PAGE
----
Editing is hard. It’s frustrating. Editing involves taking a supposedly good piece of prose and then cutting out the stuff that is not needed. Writers go through and read what they wrote. They
stress over analyze every single word, wondering if they should keep it or toss it. Whatever they decide, it is agony, like cutting open one’s own heart. Each word is precious to the writer. Each word appears proffered by the Writing God. Each word can not be thrown out lightly.
And yet, some words must in order for the story to flourish, to thrive and even to survive. Without doing so, the story stagnates and dies. But when the writer can somehow manage to cut out a couple of words to supposedly make the story that much better, it becomes magic. When a story turns from a tangled mess into a coherent whole, it is something that should be marveled at.
As someone who has just started to edit my own Nanowrimo novel from last month, I’ve learned a few things about editing and about my own writing…
- Editing can improve your writing
However tedious it is to comb through your own words, you will soon realize that it is well worth the hassle. Nobody can write a polished final draft the first time around. Yes, I firmly believe that everyone has a novel, a book, inside of them. But that book is not going to be perfect. It is going to have typos, misspelled words, grammatical errors, lapses in sentence structure, plot bunnies. Your plot will occasionally try to grab you and run away from you. Your plot will squirm and divide, becoming another thing entirely.
But at the end of the day, your first draft will become a second draft that will be that much better. And then, your second draft can become an even better third draft until, finally, it becomes the published masterpiece that you knew in your heart that you were always capable of creating. So, don’t give up. Because this process is part of the learning curve and your writing will improve.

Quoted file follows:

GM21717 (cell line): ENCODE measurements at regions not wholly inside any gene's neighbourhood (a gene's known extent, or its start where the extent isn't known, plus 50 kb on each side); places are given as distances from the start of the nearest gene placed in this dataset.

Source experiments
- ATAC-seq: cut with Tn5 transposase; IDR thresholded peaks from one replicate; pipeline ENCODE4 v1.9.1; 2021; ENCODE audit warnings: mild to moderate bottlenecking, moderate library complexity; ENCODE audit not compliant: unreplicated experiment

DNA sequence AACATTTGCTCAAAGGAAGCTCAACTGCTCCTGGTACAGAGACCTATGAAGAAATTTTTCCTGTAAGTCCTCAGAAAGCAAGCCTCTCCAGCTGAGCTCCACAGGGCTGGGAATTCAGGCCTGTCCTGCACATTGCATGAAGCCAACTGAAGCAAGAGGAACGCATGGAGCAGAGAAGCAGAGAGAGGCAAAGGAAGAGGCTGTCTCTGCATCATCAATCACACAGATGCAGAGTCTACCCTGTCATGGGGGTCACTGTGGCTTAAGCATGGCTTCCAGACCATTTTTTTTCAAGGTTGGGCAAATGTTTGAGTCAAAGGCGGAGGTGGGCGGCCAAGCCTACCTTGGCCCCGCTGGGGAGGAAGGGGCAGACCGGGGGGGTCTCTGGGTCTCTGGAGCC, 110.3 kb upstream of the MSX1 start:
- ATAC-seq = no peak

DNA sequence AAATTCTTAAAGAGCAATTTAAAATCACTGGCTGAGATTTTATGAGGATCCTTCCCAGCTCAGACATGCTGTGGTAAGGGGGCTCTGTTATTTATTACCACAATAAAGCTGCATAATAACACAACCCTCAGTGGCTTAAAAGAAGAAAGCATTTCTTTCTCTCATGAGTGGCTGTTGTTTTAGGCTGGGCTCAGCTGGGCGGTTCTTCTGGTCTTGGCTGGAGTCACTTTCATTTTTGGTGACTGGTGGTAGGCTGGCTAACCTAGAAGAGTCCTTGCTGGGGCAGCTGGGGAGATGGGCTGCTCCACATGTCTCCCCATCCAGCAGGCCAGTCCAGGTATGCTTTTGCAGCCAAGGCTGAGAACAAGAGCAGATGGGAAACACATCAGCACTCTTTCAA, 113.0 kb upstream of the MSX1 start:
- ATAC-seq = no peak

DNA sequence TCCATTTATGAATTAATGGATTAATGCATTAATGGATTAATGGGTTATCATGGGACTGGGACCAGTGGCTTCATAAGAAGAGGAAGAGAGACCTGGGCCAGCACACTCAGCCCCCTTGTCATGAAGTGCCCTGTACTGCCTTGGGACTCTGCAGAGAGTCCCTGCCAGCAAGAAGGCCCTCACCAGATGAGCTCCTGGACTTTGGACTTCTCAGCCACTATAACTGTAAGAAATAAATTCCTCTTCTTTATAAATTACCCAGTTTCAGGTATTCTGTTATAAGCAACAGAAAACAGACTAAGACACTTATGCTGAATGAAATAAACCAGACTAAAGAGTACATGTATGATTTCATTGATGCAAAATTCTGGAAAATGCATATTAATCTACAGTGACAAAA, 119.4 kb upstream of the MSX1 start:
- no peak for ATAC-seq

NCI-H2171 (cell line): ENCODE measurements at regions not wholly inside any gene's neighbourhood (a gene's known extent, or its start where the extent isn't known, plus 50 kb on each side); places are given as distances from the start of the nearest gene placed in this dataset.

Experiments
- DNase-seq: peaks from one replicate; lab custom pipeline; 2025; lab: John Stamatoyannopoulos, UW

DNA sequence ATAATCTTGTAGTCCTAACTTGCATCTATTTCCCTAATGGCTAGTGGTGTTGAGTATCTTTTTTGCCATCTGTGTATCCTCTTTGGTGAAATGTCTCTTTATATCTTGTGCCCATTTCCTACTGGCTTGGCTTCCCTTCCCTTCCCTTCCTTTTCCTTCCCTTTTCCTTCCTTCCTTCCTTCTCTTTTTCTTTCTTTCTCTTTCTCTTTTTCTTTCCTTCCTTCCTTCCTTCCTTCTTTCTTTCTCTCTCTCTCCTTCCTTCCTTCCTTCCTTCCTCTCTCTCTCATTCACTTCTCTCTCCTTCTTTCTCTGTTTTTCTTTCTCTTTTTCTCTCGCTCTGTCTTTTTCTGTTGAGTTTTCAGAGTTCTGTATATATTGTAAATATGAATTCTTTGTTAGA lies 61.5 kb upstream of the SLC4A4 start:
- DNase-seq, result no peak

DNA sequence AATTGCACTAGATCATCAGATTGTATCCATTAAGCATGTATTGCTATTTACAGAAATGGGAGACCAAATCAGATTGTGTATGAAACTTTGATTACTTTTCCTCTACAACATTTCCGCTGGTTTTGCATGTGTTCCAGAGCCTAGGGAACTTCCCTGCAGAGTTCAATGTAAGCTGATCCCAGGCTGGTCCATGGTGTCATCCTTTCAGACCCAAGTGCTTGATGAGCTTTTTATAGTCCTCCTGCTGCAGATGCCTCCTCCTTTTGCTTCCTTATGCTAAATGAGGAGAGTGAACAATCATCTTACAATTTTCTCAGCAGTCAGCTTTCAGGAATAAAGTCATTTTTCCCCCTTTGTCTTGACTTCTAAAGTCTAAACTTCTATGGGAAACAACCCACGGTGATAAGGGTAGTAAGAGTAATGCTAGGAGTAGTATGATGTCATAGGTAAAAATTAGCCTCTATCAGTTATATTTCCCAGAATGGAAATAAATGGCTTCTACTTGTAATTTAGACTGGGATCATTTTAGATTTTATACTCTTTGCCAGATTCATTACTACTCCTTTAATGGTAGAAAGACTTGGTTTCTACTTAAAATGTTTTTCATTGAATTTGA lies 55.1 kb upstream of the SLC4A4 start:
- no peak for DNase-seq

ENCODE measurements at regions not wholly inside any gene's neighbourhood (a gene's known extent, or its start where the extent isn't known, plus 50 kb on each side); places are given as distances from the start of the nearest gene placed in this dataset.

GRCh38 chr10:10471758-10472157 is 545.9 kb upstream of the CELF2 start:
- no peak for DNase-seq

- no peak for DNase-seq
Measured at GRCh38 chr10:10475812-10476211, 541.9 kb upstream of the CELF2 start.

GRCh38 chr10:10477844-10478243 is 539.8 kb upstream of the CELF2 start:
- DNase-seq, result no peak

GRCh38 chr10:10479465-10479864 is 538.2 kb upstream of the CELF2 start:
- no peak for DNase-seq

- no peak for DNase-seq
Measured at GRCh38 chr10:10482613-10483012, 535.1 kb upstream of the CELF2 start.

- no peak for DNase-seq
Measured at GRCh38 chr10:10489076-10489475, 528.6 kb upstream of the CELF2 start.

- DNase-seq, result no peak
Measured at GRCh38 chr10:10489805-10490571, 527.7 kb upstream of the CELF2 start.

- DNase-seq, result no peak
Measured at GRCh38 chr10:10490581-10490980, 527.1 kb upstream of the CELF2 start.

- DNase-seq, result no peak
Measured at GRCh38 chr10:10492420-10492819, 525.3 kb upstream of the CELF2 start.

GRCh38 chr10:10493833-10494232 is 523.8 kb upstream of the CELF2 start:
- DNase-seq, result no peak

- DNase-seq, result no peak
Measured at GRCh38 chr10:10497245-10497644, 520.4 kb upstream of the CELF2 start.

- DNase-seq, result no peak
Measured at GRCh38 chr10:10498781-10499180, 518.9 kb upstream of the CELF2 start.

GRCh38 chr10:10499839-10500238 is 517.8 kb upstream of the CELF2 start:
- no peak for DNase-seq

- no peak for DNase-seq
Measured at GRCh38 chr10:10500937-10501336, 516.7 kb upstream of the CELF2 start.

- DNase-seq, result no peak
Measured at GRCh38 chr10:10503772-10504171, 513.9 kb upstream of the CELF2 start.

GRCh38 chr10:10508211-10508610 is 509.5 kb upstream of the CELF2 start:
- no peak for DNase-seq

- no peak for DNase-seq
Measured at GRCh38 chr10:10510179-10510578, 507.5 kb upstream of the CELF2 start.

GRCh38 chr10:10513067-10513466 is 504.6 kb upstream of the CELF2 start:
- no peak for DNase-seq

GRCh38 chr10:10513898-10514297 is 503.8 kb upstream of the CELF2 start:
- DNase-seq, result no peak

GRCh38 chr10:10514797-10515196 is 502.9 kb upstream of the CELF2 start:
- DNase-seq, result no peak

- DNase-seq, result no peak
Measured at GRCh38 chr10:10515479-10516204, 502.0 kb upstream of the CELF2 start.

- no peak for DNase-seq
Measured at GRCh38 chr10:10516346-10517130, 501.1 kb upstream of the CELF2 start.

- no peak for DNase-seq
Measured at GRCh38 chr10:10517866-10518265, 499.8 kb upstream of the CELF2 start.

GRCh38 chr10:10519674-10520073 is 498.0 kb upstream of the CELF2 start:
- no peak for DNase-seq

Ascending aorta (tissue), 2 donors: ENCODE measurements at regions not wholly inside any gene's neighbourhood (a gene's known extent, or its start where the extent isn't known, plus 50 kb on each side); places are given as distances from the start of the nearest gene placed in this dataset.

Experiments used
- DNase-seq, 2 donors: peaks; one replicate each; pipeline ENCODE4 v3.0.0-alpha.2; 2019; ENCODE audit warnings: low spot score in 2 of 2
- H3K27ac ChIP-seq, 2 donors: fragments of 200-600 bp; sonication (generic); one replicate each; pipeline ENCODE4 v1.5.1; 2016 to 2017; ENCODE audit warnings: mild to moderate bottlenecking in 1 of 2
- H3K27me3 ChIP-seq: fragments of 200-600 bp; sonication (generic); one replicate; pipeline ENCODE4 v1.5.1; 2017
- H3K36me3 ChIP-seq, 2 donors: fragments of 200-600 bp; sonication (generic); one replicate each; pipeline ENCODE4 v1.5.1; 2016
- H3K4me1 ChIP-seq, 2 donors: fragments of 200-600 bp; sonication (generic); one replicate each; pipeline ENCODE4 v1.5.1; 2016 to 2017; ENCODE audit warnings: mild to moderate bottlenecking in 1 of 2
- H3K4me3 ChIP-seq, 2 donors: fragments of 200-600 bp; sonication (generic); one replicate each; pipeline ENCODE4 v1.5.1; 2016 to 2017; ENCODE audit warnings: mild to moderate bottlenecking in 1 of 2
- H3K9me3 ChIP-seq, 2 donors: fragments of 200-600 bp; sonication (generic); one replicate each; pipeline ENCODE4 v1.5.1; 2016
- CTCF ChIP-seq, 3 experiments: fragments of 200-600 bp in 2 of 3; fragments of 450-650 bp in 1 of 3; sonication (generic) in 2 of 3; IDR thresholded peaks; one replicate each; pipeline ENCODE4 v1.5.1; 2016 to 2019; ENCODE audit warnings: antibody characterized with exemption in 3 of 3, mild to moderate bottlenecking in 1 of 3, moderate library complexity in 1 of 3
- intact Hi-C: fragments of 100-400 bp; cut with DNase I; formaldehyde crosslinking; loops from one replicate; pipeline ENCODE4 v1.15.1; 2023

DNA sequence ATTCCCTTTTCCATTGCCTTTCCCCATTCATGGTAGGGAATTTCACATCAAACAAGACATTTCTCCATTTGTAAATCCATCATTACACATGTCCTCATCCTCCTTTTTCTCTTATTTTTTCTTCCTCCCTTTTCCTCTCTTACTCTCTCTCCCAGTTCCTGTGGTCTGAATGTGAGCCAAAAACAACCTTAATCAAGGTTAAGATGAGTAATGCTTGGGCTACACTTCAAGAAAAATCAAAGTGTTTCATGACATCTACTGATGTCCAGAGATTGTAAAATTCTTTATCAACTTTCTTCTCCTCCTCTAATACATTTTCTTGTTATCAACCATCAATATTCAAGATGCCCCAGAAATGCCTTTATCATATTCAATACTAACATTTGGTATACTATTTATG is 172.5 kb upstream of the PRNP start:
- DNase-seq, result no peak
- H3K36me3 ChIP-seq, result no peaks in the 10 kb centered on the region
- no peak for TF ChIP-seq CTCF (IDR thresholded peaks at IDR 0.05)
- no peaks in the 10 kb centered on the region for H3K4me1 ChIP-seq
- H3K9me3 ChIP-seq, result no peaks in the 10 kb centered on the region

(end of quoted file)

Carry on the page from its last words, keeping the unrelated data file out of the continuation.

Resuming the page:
2. Read out loud
I don’t care if you are in a room full of people. I don’t care if they start to stare. Say the words out loud. Trust me. The words will sound different out loud than inside your head, reverberating, echoing. Out loud, the words sound that much more richer, purer, finer. So, don’t be ashamed. Read out loud, slowly, letting your mouth form each word delicately, almost as if you are eating a delicious piece of dark chocolate that you wish to savor for all of eternity. Because, technically, you do want to keep your words as long as possible, and it is only when they are gone that you realize how much they were needed, or how much better off you are without them.
3. Cut, cut, cut!
But eventually a few, some, most of your words have to be cut. That’s just part of the editing process. There’s nothing you can do about it. Just be quiet and cut out those toxic words. Cut out the one too many ‘said.’ Cut out the character who just won’t stop talking and is not moving the plot forward. Because that is the ultimate goal, ladies and gents. You’ve got to move the plot forward. You’ve got to have a character and then have them fight for what they want. Give them motivation. Give them wants and needs. Make them annoying. Make them ridiculously fun and weird but at the same time oh so relatable to the human condition. Make them real. Your characters are your best friends, your enemies, the neighbor across the street. They are people. Make them people. Cut out those words until your characters become fully fledged. Keep cutting until that happens.
4. …And then, write!
After you cut all the useless and redundant words out, then start writing. Write an entirely new description about your main character. Write a new piece of dialogue between your character and… someone else. Let your imagination flow. Let your words flow. Pretend that this is your first draft all over again. Write as if you haven’t just cut a million or so words from your story. Words will always exist but in different combinations, waiting to be ceased upon by you, the writer. Grab the words while you can. Trust that the story will form and soon you will have that perfect product that will be on your reader’s Kindle, Nook or in your local bookstore.
But until then, read, cut, read some more, write, read, cut and don’t stop until you have a piece that you are proud of, like your first born child.